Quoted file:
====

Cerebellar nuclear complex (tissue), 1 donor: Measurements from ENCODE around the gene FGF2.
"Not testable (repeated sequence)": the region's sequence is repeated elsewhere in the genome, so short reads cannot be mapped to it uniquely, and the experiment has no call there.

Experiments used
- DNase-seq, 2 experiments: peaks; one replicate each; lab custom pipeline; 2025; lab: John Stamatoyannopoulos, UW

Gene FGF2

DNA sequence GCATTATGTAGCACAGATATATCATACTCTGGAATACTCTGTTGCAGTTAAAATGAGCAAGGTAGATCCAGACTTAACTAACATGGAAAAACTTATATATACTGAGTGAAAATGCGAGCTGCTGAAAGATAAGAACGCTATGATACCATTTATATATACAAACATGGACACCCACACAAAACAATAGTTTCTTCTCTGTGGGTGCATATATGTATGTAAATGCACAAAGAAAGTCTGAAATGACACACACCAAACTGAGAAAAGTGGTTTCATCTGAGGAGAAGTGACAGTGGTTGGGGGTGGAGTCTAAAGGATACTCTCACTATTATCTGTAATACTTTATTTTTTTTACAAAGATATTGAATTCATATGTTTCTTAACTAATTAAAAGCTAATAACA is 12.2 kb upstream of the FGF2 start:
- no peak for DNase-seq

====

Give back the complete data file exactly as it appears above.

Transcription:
Cerebellar nuclear complex (tissue), 1 donor: Measurements from ENCODE around the gene FGF2.
"Not testable (repeated sequence)": the region's sequence is repeated elsewhere in the genome, so short reads cannot be mapped to it uniquely, and the experiment has no call there.

Experiments used
- DNase-seq, 2 experiments: peaks; one replicate each; lab custom pipeline; 2025; lab: John Stamatoyannopoulos, UW

Gene FGF2

DNA sequence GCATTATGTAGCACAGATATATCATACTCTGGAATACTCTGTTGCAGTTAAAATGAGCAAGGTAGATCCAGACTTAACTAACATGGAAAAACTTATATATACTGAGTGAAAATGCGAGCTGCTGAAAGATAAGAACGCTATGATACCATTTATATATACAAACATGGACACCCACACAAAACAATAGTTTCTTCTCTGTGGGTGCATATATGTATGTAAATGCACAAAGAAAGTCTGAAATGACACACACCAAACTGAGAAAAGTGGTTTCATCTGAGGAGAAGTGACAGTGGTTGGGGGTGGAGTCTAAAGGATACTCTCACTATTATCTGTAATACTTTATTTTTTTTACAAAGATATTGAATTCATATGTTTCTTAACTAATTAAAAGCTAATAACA is 12.2 kb upstream of the FGF2 start:
- no peak for DNase-seq